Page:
I also connected with our arrival here another circumstance which more nearly concerns myself; viz, my first act of what the sailors will allow to be seamanship--sending down a royal-yard. I had seen it done once or twice at sea, and an old sailor, whose favor I had taken some pains to gain, had taught me carefully everything which was necessary to be done, and in its proper order, and advised me to take the first opportunity when we were in port, and try it. I told the second mate, with whom I had been pretty thick when he was before the mast, that I would do it, and got him to ask the mate to send me up the first time they were struck. Accordingly I was called upon, and went up, repeating the operations over in my mind, taking care to get everything in its order, for the slightest mistake spoils the whole. Fortunately, I got through without any word from the officer, and heard the "well done" of the mate, when the yard reached the deck, with as much satisfaction as I ever felt at Cambridge on seeing a "bene" at the foot of a Latin exercise.Doing things better than others adds to the pride:
There we found the brig which we had assisted in getting off lying at anchor, with a mixed crew of Americans, English, Sandwich Islanders, Spaniards, and Spanish Indians; and, though much smaller than we, yet she had three times the number of men; and she needed them, for her officers were Californians. No vessels in the world go so sparingly manned as American and English; and none do so well. A Yankee brig of that size would have had a crew of four men, and would have worked round and round her. The Italian ship had a crew of thirty men; nearly three times as many as the Alert, which was afterwards on the coast, and was of the same size; yet the Alert would get under weigh and come-to in half the time, and get two anchors, while they were all talking at once--jabbering like a parcel of "Yahoos," and running about decks to find their cat-block.The others can as easily be Russians, Yankee whalers with a crew mostly of country boys who "hadn't got the hayseed out of their hair", or much later a midshipman of the United States Navy, who "could not tell ladies the length of a fathom, and said it depended on circumstances."
Dana does concede the Californians superiority in riding
There are probably no better riders in the world. They get upon a horse when only four or five years old, their little legs not long enough to come half way over his sides; and may almost be said to keep on him until they have grown to him.... They can hardly go from one house to another without getting on a horse, there being generally several standing tied to the door-posts of the little cottages.and in dancing
... we were invited, from every quarter, to give them an American sailor's dance; but after the ridiculous figure some of our countrymen cut, in dancing after the Spaniards, we thought it best to leave it to their imaginations. Our agent, with a tight, black, swallow-tailed coat, just imported from Boston, a high stiff cravat, looking as if he had been pinned and skewered, with only his feet and hands left free, took the floor just after Bandini; and we thought they had had enough of Yankee grace.But what are riding and dancing to seamanship and boat handling? In general, his references to the Mexican population of California are slightly contemptuous.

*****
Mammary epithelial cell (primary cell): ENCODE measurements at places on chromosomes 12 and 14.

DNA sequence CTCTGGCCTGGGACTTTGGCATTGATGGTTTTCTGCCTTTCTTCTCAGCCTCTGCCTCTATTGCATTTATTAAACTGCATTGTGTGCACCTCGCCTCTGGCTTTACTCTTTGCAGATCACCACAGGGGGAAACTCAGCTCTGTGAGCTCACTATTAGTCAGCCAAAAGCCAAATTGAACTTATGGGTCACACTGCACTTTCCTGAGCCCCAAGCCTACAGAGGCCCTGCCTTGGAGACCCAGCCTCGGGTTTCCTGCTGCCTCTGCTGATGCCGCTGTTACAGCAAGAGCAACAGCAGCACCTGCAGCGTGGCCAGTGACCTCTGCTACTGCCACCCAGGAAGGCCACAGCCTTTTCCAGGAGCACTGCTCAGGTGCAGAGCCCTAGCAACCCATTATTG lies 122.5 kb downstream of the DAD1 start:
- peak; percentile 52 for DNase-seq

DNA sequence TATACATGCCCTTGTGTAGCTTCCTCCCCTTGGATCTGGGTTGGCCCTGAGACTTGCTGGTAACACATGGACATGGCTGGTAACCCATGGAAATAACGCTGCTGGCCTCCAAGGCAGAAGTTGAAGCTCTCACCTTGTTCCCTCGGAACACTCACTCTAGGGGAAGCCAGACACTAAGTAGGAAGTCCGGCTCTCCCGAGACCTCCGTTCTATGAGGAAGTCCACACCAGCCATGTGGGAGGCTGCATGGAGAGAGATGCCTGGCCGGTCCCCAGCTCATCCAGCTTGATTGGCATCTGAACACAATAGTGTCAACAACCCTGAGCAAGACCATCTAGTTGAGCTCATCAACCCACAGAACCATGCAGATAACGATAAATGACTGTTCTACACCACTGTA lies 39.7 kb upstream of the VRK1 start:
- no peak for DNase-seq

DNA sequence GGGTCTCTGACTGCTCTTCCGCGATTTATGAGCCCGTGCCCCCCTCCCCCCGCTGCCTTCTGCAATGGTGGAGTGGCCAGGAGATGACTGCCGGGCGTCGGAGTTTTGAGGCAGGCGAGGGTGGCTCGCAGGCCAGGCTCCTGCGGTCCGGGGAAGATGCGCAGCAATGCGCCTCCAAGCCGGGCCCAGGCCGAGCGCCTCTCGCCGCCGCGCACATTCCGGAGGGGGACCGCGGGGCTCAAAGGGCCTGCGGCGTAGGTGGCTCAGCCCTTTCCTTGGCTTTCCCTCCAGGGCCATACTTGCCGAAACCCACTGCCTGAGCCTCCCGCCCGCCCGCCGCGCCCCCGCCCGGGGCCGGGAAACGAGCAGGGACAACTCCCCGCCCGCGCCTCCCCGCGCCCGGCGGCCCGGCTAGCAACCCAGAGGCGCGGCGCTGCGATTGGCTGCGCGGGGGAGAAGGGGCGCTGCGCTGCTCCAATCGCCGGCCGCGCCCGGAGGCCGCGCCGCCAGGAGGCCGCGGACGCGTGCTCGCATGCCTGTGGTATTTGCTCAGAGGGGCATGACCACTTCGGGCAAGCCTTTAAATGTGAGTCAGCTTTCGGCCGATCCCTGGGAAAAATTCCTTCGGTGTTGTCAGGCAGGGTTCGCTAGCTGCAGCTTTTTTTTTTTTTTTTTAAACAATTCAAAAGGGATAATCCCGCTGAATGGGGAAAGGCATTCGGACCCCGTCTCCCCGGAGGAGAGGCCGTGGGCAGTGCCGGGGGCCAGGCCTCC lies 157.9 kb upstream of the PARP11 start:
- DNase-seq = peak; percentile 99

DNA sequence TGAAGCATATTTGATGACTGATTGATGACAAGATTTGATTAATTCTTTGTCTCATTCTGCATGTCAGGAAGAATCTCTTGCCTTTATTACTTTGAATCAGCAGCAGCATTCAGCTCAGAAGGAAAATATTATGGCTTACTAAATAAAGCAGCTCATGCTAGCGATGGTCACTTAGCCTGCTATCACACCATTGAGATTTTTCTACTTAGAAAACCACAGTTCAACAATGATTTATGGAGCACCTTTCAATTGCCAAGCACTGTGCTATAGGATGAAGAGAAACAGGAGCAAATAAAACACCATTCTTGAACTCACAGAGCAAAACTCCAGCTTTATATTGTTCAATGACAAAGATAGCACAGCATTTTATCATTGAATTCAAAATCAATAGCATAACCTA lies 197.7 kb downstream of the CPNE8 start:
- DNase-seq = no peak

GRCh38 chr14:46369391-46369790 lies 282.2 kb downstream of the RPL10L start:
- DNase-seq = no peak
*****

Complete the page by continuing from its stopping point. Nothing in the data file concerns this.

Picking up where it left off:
Richard Henry Dana, Jr. shipped as a common seaman, "before the mast" in August 1834
from a determination to cure, if possible, by an entire change of life, and by a long absence from books and study, a weakness of the eyes, which had obliged me to give up my pursuits, and which no medical aid seemed likely to cureHe returned in September 1836, having spent nearly a year and a half on the coast of California, between San Diego and San Francisco Bay, and having in Santa Barbara read an account of the graduation of his class at Harvard. In the California of the middle 1830s, the site of the modern San Francisco was occupied by a mission and the board house of a Yankee trader. Los Angeles was "the Pueblo" (which once gets its almost full title "Pueblo de los Angeles"), an inconvenient thirty miles from the bad roadstead of San Pedro. Monterey was the capital of the province.
Home, he finished his undergraduate work at Harvard and entered its law school. His legal practice specialized, not surprisingly, in maritime law. He served as United States Attorney for Massachusetts during Lincoln's administration, having been active in the Free Soil movement, and in efforts to protect the free Negroes of Massachusetts from the effects of the Fugitive Slave Act. He did well enough as a lawyer, but would probably have been happier as a scholar and writer. He returned to California, by then a state, for a brief visit in 1859, and found San Francisco changed out of recognition, San Diego hardly at all.
D.H. Lawrence speaks well of Two Years Before the Mast in his Studies in the Classic American Literature. Simon Leys translated it into French, and in his The Hall of Uselessness includes a concise account of Dana's life and writings, crediting him with establishing the rule that ships under sail have the right of way against those using power.
The copy I have been reading, purchased at the end of the 1960s serves well enough. Somebody should bring out an annotated edition that would carefully explain, with illustrations, the technical terms. I know well enough what a fathom is, and even a studding sail yard, but have to guess at plenty of other terms. The Library of America publishes Two Years along with two other books of travel Dana wrote. They might better publish it with The Seaman's Friend, a book of